People often ask us if they should sell their stock investments and “wait until the market is better.” Market timing as a strategy does not work.
In addition to this article, check out our podcast episode on the topic of Marketing Timing.
Markets are Generally Efficient
That means all the news that is available to the public is built into current market expectations almost instantly. As new information becomes available, indicating that the market is underpriced or overpriced, prices adjust to the new data. As an individual, deciding to get out of the market and wait to reinvest later means guessing how the market will react to the next wave of news.
It isn’t hard to find examples of this phenomenon. Pick a piece of news that the market might focus on, such as a company earnings report or economic data like the Consumer Price Index. Before the news is released, the price of the stock or the overall market reflects every market participant’s expectation. When the news is released, the market adjusts almost instantly to the new reality and what it might mean for the future. Trying to time the market around such news means you are guessing the other market participants have pushed the price too high or too low. Put another way if we think of the current market price as the average consensus, to beat the market consistently we’d have to be above average with our timing most of the time. Most people cannot be above average – that’s how averages work.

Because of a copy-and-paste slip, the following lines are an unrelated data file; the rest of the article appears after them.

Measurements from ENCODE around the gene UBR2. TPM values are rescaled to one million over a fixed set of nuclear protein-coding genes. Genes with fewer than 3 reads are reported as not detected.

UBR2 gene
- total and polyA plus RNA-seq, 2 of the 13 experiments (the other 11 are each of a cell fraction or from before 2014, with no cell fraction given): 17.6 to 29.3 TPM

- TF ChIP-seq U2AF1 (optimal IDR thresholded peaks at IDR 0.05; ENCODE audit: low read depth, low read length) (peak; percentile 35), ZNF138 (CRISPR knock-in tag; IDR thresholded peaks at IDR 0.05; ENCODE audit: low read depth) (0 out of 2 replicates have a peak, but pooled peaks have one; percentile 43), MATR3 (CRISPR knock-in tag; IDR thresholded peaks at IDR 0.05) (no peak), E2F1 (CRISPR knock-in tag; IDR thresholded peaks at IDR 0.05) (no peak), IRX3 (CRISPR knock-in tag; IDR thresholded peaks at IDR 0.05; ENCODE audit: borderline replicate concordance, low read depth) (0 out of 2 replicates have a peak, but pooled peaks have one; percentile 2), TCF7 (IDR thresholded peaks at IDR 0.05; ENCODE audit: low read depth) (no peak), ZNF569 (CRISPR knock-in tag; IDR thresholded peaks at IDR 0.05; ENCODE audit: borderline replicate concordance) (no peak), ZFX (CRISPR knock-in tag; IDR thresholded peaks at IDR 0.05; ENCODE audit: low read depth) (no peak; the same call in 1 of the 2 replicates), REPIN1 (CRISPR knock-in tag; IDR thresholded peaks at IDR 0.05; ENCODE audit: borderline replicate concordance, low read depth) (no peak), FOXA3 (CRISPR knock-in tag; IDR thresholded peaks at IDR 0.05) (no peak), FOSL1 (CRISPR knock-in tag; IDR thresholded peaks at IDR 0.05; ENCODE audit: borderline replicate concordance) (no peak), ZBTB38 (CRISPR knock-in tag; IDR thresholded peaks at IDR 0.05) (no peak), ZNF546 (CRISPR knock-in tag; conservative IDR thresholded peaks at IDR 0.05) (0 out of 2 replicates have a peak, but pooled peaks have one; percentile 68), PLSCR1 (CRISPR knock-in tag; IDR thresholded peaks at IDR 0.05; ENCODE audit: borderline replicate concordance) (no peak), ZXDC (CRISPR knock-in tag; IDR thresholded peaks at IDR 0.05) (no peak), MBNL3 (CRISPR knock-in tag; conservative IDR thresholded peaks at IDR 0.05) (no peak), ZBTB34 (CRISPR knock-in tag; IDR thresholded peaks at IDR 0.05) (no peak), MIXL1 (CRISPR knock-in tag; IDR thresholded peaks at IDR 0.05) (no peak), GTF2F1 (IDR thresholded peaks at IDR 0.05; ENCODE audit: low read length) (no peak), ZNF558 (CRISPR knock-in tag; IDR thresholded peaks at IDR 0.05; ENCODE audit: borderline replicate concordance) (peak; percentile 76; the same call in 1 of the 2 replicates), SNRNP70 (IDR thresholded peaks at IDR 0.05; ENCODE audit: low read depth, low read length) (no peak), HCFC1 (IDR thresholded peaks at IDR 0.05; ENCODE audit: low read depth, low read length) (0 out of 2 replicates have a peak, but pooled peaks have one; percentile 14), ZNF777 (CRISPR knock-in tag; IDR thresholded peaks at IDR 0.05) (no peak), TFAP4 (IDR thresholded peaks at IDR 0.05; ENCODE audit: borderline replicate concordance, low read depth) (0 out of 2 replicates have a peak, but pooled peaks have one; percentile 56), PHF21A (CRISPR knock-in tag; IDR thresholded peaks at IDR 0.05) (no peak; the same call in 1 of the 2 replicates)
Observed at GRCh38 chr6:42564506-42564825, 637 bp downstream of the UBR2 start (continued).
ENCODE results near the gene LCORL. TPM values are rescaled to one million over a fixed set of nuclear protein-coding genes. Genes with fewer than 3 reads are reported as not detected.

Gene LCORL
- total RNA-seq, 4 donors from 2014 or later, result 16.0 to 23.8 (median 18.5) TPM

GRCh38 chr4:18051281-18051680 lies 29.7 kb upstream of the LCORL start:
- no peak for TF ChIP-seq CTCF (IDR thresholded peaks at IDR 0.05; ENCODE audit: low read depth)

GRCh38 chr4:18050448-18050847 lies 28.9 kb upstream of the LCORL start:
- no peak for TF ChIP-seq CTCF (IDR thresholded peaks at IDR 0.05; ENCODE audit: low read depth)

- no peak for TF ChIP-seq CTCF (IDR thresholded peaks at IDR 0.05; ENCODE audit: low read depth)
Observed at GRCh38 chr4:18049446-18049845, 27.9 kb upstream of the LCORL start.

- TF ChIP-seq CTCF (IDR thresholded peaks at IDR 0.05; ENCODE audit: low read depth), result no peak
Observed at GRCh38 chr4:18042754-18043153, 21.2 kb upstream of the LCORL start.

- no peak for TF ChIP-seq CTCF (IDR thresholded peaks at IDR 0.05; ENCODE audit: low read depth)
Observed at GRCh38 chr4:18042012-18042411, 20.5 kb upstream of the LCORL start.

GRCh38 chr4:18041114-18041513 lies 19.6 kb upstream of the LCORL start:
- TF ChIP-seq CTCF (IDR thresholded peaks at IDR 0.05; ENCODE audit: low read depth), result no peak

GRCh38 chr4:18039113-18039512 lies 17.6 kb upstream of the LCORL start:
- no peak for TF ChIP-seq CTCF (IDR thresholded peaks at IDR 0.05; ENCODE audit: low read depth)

The human brain is programmed to look at the past and see patterns. The news and the market’s reaction to it seem inevitable in hindsight, but to time the market successfully requires an amount of foresight that is little more than guesswork. You may get lucky – and you need to get lucky both in determining when to sell and when to buy back in – but luck can’t be counted on in the long – run.
Getting Back Into the Market
When it comes to market timing, remember that you not only need to know when to get out of the market but also when to get back into the market. People generally want to get out of the market following pullbacks, so the folks at Clearnomics ran an analysis of how getting out of the market after -2% pullbacks and waiting for specified periods of time before reinvesting would have affected returns. They show that, for the last 25 years, if you had invested $1000 in the S&P 500 and remained invested, you’d have $3,471 as of 9/12/2022. If you sold your investment every time there was a -2% drop in the market and waited just a week to buy back in, your ending value dropped to $1818. Waiting longer periods had similar results.
Moving out of the market when volatility strikes may mean missing more down days, but often means missing at least part of the market recovery as well. Missing the worst days in the market may well mean missing the best days, too, as they often follow on the heels of the bad days.